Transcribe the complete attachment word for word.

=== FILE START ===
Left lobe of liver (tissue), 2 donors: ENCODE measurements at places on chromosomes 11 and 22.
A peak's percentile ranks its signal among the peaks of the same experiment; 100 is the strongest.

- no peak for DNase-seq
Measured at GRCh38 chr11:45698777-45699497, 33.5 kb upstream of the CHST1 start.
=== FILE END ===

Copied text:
Left lobe of liver (tissue), 2 donors: ENCODE measurements at places on chromosomes 11 and 22.
A peak's percentile ranks its signal among the peaks of the same experiment; 100 is the strongest.

- no peak for DNase-seq
Measured at GRCh38 chr11:45698777-45699497, 33.5 kb upstream of the CHST1 start.